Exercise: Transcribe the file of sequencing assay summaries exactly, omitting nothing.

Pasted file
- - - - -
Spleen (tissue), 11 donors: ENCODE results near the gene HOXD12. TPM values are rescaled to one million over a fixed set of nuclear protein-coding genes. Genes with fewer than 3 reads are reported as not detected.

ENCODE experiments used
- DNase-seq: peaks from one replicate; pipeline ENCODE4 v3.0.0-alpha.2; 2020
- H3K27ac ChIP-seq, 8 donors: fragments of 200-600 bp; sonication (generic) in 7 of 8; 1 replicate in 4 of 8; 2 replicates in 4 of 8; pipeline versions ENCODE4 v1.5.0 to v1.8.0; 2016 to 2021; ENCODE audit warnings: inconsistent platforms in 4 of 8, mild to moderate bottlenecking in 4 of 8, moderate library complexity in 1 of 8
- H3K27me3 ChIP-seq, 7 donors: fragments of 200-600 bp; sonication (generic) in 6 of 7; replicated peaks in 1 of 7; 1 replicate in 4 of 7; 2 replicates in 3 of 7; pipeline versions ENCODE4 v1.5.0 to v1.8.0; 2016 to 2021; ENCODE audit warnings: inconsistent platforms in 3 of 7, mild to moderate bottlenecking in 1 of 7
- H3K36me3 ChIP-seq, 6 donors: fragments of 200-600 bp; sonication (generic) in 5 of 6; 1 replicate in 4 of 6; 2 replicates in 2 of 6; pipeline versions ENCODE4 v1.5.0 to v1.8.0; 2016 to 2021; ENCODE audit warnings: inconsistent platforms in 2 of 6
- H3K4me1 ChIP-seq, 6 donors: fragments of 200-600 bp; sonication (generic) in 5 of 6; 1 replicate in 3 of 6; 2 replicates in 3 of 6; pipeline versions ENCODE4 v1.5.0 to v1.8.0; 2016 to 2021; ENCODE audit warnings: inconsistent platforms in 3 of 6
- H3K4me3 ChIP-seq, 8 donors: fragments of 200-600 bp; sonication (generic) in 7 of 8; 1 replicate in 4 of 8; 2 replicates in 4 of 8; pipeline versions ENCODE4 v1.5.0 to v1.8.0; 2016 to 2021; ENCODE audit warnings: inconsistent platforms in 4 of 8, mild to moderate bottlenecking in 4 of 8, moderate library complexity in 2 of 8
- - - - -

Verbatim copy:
Spleen (tissue), 11 donors: ENCODE results near the gene HOXD12. TPM values are rescaled to one million over a fixed set of nuclear protein-coding genes. Genes with fewer than 3 reads are reported as not detected.

ENCODE experiments used
- DNase-seq: peaks from one replicate; pipeline ENCODE4 v3.0.0-alpha.2; 2020
- H3K27ac ChIP-seq, 8 donors: fragments of 200-600 bp; sonication (generic) in 7 of 8; 1 replicate in 4 of 8; 2 replicates in 4 of 8; pipeline versions ENCODE4 v1.5.0 to v1.8.0; 2016 to 2021; ENCODE audit warnings: inconsistent platforms in 4 of 8, mild to moderate bottlenecking in 4 of 8, moderate library complexity in 1 of 8
- H3K27me3 ChIP-seq, 7 donors: fragments of 200-600 bp; sonication (generic) in 6 of 7; replicated peaks in 1 of 7; 1 replicate in 4 of 7; 2 replicates in 3 of 7; pipeline versions ENCODE4 v1.5.0 to v1.8.0; 2016 to 2021; ENCODE audit warnings: inconsistent platforms in 3 of 7, mild to moderate bottlenecking in 1 of 7
- H3K36me3 ChIP-seq, 6 donors: fragments of 200-600 bp; sonication (generic) in 5 of 6; 1 replicate in 4 of 6; 2 replicates in 2 of 6; pipeline versions ENCODE4 v1.5.0 to v1.8.0; 2016 to 2021; ENCODE audit warnings: inconsistent platforms in 2 of 6
- H3K4me1 ChIP-seq, 6 donors: fragments of 200-600 bp; sonication (generic) in 5 of 6; 1 replicate in 3 of 6; 2 replicates in 3 of 6; pipeline versions ENCODE4 v1.5.0 to v1.8.0; 2016 to 2021; ENCODE audit warnings: inconsistent platforms in 3 of 6
- H3K4me3 ChIP-seq, 8 donors: fragments of 200-600 bp; sonication (generic) in 7 of 8; 1 replicate in 4 of 8; 2 replicates in 4 of 8; pipeline versions ENCODE4 v1.5.0 to v1.8.0; 2016 to 2021; ENCODE audit warnings: inconsistent platforms in 4 of 8, mild to moderate bottlenecking in 4 of 8, moderate library complexity in 2 of 8